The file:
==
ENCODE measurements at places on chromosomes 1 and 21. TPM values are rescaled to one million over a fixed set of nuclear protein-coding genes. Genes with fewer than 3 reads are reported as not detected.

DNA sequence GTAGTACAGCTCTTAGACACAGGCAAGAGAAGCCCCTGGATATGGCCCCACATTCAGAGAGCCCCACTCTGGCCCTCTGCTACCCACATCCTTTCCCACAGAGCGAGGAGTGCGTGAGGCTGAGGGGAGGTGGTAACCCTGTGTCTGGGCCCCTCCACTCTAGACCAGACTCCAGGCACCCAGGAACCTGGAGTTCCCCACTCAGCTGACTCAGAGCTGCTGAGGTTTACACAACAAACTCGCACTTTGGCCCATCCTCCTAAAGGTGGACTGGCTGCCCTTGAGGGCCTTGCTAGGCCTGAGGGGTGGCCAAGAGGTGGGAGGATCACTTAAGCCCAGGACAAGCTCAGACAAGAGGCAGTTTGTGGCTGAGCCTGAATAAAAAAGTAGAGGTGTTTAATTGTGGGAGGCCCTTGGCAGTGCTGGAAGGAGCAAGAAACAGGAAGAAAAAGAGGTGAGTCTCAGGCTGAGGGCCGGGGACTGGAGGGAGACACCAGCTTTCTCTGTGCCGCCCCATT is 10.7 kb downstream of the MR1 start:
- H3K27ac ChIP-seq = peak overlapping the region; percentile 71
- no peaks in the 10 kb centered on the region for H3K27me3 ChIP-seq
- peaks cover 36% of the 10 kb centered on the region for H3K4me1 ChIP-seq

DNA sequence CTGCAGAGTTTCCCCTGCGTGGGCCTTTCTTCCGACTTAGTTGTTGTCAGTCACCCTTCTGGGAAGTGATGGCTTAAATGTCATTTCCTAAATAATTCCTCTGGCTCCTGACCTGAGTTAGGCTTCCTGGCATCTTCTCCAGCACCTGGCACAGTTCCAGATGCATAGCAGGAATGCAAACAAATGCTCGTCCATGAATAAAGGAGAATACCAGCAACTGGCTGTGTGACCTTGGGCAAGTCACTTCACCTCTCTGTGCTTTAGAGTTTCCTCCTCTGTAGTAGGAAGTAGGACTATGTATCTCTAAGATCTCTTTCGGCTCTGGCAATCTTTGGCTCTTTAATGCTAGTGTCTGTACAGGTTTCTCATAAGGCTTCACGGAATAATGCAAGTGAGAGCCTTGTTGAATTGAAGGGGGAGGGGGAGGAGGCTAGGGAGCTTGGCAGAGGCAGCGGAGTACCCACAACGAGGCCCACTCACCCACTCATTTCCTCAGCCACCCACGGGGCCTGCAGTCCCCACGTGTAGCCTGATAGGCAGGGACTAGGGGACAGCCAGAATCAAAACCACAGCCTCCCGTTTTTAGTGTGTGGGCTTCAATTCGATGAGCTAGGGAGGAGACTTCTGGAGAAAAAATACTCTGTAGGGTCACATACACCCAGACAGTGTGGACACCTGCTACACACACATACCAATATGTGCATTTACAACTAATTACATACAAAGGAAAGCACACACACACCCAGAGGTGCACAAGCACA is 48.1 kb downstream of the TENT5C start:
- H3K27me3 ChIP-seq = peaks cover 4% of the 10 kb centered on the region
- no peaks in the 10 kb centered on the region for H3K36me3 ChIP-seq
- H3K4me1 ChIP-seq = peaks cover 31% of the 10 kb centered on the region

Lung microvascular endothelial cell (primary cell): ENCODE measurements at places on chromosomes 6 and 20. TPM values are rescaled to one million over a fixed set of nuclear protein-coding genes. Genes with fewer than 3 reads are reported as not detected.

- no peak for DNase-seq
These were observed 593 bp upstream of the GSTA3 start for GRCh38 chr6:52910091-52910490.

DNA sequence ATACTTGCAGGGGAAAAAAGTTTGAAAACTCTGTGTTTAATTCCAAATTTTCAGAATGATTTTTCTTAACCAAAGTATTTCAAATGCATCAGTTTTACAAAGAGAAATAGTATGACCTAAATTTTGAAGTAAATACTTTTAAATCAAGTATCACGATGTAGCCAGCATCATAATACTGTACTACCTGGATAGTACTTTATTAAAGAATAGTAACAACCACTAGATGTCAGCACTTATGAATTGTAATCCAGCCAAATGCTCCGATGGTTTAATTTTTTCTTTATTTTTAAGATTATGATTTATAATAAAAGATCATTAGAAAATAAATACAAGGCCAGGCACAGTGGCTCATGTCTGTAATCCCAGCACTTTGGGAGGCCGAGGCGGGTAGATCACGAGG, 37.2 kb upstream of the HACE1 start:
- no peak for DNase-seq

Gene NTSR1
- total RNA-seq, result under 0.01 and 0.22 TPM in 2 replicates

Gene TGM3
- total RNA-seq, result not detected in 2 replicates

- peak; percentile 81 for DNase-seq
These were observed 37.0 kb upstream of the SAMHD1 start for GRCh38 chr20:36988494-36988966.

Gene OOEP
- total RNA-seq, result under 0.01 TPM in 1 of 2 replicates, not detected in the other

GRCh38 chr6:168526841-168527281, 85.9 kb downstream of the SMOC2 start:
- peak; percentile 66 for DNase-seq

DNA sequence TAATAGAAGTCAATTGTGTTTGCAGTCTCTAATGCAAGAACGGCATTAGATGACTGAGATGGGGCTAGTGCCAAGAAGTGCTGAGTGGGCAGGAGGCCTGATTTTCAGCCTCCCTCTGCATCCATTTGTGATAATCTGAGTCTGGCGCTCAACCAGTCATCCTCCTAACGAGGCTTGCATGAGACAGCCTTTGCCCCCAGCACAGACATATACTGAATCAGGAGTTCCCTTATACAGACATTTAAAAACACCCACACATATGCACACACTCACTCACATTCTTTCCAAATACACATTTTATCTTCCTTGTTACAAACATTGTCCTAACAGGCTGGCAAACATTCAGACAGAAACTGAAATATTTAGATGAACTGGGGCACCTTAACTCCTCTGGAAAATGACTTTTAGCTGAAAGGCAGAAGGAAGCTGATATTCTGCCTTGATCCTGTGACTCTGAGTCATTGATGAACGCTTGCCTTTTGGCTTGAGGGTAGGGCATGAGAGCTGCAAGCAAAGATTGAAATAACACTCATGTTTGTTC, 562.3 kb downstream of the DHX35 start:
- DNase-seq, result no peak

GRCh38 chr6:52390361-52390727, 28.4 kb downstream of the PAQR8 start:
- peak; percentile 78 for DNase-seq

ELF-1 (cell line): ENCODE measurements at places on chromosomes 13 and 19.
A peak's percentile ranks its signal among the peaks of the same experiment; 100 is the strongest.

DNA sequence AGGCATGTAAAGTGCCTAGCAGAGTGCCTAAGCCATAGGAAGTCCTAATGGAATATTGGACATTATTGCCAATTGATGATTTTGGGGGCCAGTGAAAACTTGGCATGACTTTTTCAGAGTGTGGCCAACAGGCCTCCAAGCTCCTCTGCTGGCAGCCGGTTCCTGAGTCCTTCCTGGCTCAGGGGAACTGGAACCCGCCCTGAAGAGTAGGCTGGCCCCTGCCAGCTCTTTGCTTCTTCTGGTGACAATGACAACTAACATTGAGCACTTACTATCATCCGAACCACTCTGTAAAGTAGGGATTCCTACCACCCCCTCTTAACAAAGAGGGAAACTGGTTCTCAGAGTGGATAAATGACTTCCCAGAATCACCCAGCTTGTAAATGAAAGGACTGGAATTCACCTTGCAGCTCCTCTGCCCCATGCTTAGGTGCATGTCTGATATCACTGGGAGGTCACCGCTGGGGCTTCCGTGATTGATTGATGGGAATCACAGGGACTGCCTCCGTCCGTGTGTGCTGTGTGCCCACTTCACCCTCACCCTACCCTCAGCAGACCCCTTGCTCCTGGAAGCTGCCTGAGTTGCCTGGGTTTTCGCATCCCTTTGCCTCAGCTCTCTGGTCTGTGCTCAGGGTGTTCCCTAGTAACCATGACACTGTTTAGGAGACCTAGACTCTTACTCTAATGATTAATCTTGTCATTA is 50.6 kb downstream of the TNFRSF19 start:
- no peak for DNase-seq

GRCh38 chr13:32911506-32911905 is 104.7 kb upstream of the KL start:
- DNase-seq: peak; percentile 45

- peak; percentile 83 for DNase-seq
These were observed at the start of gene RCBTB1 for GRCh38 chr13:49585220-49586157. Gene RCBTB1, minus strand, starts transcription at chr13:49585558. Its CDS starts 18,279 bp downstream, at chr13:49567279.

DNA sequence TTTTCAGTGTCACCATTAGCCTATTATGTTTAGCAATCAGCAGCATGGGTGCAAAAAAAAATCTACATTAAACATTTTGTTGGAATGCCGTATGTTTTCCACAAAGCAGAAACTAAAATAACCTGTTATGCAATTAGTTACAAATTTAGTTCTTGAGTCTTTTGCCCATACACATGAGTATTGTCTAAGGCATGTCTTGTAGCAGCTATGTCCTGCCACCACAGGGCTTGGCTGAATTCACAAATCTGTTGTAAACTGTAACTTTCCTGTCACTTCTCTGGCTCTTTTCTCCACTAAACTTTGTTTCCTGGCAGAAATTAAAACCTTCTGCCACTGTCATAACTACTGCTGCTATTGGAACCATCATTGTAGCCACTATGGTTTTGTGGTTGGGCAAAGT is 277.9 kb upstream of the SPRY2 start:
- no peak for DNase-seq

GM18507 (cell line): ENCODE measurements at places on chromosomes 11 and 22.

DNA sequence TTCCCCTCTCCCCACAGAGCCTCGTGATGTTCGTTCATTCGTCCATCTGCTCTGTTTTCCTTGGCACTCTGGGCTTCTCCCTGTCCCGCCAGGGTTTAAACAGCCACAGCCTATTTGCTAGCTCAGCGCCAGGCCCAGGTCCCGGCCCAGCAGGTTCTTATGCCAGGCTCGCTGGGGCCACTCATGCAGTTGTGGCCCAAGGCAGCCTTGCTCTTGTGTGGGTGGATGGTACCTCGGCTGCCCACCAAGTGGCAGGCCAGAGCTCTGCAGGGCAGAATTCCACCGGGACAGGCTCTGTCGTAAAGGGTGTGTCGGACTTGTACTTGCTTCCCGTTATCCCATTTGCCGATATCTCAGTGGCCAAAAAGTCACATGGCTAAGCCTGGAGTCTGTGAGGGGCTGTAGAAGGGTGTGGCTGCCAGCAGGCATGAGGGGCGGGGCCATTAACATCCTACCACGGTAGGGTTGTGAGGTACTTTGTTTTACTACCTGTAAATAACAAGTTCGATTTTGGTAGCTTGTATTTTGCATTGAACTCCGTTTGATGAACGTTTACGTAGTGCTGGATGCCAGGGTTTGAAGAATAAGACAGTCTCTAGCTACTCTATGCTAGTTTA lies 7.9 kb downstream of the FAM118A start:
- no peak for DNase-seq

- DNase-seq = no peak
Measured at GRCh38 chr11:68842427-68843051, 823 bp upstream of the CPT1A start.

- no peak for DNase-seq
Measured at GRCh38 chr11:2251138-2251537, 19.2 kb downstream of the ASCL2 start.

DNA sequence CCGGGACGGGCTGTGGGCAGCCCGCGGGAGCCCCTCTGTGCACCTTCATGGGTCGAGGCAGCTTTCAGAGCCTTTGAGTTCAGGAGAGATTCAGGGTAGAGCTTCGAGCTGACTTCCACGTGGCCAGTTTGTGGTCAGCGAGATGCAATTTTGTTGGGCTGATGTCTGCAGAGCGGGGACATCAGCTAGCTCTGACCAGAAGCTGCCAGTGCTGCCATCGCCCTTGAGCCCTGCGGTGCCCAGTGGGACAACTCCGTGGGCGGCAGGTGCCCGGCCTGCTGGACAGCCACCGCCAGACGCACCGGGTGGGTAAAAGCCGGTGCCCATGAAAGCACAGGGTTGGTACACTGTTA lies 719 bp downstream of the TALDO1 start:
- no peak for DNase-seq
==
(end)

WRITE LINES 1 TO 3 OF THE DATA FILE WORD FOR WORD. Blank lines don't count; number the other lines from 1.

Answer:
ENCODE measurements at places on chromosomes 1 and 21. TPM values are rescaled to one million over a fixed set of nuclear protein-coding genes. Genes with fewer than 3 reads are reported as not detected.

DNA sequence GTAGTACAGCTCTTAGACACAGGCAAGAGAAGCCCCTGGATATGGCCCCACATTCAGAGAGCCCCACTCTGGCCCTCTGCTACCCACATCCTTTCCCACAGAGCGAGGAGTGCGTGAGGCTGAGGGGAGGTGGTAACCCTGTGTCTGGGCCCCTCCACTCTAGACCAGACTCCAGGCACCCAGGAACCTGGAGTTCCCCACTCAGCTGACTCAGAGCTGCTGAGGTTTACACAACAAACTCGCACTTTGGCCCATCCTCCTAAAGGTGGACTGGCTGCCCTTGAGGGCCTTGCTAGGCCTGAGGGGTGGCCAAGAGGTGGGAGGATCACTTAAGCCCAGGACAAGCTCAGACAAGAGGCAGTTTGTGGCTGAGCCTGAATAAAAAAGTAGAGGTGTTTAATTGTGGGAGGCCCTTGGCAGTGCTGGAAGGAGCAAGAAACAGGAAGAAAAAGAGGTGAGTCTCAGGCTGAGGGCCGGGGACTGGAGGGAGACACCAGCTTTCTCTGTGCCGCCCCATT is 10.7 kb downstream of the MR1 start:
- H3K27ac ChIP-seq = peak overlapping the region; percentile 71